More than 650 patients of a Melbourne metropolitan health facility have been advised to undergo blood tests for hepatitis B after being treated by an infected worker.
The Department of Health and Human Services confirmed it sent letters this week to patients who came into direct contact with the unnamed worker in the past three years.
Hepatitis B concern for hundreds of Melbourne patients
Find out more about how the scare came about at a Melbourne medical facility. (Video courtesy Seven News Melbourne)
The worker told the department of his diagnosis in late August and discontinued practice days later, Fairfax Media understands. An investigation into how long the worker knew of his condition is underway.
Victoria’s acting chief health officer Dr Roscoe Taylor said there was a less than one per cent chance anyone had caught the virus but the department had done a thorough investigation and was taking a cautious approach by recommending tests.
“This health worker has been carrying out clinical procedures, some of which included exposure-prone procedures,” he said. “These procedures have an increased risk of skin puncture and therefore potential for the transmission of a blood-borne virus.”
More than 150 people have already responded to the letter and there have been no reports so far of any patient contracting hepatitis B from the worker.
“The welfare of the patients of this health care worker is our primary concern. Only patients who have been contacted directly by the department need to take any action.”
He said the event it highlighted the importance of the hepatitis B vaccine.
A team of specialist public health staff is advising the patients, arranging for blood samples to be taken and the results made available to each person quickly, Dr Taylor said..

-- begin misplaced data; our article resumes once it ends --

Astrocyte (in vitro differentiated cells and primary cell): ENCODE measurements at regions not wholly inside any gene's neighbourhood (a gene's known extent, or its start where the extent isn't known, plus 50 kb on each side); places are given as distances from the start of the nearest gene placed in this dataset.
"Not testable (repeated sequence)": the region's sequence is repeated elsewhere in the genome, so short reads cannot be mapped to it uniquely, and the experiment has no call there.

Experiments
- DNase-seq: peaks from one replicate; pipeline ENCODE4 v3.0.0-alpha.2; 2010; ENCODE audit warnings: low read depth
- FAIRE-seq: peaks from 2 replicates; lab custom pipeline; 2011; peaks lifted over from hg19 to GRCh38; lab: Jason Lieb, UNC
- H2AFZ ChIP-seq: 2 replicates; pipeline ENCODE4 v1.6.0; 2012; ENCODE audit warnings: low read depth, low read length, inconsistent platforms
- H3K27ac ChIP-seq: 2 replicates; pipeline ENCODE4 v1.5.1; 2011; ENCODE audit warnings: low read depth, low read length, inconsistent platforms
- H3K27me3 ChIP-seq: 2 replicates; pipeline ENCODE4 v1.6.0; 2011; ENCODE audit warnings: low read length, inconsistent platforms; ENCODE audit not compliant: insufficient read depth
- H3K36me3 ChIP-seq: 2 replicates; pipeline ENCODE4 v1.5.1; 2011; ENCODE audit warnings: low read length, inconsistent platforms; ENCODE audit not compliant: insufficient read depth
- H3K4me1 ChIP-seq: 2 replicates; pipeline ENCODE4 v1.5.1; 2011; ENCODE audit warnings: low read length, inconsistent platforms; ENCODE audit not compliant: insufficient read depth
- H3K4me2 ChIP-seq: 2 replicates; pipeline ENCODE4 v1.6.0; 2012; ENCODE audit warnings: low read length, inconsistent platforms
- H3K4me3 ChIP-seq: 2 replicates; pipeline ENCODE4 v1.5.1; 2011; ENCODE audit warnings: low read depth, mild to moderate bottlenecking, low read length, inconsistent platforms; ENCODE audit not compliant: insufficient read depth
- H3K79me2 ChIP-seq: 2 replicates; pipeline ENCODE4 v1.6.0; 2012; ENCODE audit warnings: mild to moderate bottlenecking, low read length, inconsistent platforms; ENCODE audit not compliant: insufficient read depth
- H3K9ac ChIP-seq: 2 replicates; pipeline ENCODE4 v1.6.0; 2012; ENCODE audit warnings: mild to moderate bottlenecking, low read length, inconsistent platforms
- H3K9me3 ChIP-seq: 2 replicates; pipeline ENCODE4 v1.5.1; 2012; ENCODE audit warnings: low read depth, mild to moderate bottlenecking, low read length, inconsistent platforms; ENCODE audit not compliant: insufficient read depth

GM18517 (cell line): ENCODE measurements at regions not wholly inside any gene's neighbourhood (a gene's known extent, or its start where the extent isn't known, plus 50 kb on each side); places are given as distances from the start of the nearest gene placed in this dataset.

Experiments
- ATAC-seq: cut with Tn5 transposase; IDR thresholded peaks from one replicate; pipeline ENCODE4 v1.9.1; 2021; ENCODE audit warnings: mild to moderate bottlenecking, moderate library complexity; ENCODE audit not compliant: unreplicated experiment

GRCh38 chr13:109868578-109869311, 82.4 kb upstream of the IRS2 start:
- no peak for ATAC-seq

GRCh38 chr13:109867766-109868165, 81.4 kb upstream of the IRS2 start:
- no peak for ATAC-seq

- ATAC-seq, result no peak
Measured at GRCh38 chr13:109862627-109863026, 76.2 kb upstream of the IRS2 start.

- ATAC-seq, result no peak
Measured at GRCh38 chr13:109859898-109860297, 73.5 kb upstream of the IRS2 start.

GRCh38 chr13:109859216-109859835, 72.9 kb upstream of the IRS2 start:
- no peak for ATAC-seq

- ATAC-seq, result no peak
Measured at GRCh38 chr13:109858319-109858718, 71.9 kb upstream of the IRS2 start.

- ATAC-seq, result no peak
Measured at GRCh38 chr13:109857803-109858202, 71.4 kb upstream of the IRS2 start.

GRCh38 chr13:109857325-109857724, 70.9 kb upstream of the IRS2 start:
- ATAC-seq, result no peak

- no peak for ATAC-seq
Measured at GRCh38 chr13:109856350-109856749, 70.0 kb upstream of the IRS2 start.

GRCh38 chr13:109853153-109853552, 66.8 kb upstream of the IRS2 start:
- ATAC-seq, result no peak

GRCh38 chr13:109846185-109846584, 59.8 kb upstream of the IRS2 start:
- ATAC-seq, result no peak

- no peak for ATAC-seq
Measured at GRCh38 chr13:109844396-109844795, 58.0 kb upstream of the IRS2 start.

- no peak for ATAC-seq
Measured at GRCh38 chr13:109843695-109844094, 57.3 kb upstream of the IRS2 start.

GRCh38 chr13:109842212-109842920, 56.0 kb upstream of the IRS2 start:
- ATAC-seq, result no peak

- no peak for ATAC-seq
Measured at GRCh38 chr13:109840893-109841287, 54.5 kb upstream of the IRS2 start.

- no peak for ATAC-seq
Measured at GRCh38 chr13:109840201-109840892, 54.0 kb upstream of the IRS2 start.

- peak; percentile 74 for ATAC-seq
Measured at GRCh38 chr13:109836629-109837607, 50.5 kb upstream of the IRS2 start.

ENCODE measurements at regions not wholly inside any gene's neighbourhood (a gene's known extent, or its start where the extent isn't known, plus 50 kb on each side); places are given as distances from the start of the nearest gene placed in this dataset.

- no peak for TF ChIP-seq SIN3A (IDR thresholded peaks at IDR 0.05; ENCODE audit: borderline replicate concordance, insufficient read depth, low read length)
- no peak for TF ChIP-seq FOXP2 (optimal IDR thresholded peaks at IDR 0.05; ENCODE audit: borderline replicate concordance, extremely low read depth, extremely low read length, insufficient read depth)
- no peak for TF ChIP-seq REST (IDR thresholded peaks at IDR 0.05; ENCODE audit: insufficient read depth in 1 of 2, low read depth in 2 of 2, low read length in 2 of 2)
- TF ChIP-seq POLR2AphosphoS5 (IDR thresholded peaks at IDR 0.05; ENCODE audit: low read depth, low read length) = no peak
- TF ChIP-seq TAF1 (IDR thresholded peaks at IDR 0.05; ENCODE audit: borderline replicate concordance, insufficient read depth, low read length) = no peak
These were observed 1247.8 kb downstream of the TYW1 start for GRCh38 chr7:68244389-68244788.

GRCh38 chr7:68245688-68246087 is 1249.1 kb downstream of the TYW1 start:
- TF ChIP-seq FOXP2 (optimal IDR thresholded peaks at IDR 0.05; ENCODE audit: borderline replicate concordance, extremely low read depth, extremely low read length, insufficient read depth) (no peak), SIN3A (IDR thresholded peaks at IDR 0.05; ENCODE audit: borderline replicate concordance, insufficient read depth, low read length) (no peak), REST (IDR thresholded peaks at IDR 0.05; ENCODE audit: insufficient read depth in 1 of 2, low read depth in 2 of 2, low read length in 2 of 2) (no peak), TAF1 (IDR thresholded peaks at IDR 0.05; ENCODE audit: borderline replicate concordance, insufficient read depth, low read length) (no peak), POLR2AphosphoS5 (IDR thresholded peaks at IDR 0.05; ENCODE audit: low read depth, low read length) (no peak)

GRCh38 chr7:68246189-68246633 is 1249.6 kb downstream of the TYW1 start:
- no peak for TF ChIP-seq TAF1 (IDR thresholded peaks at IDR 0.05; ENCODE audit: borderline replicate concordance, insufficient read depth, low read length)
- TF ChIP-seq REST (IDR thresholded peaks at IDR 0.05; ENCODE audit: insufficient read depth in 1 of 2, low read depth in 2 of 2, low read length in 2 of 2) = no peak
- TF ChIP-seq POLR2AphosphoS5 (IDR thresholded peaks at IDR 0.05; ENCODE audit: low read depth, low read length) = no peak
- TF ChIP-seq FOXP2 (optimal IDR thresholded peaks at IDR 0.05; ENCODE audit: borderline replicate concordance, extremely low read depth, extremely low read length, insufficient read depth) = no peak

The Department would not name the hospital involved.
A spokesman said it could not legally disclose the identity of the health care worker involved or give any details about which medical procedure led to any potential exposure for patients.
Hepatitis B is commonly spread through unsafe sex with an infected person, and less frequently, through blood-to-blood incidents such as needle stick injuries.
Symptoms of the virus include abdominal pain, dark urine, fever, joint pain, loss of appetite, nausea and vomiting, weakness and fatigue, and yellowing of your skin and the whites of the eyes (jaundice).
However, many people with acute hepatitis B have no symptoms and never realise they had the infection, according to Hepatitis Australia.
Unlike the long-lingering hepatitis C, most people recover from the hepatitis B virus within six months, A very small percentage of people with acute hepatitis B become very sick in a short period of time if there is massive damage to the liver and it stops working.
The spokesman for the department of health said the worker’s employer had notified the Australian Health Practitioner Regulation Agency of the issue. He said health care workers conducting exposure-prone procedures have a professional and ethical responsibility to know their own blood-borne virus status, and manage any risks accordingly.
“As part of an annual re-registration process for health care workers, AHPRA requires that they indicate if they have any condition or impairment which
may prevent them from treating patients in a safe manner,” the spokesman said.
“At present in Australia it is recommended but not currently mandatory for health care workers doing exposure prone procedures to be tested for
evidence of Blood-borne viruses (including Hepatitis B).”
Two years ago, almost 400 patients were exposed to HIV through a Gippsland dentist and patients were tracked down for testing.
People wanting information or support in relation to viral hepatitis can contact Hepatitis Victoria’s Infoline on 1800 703 003.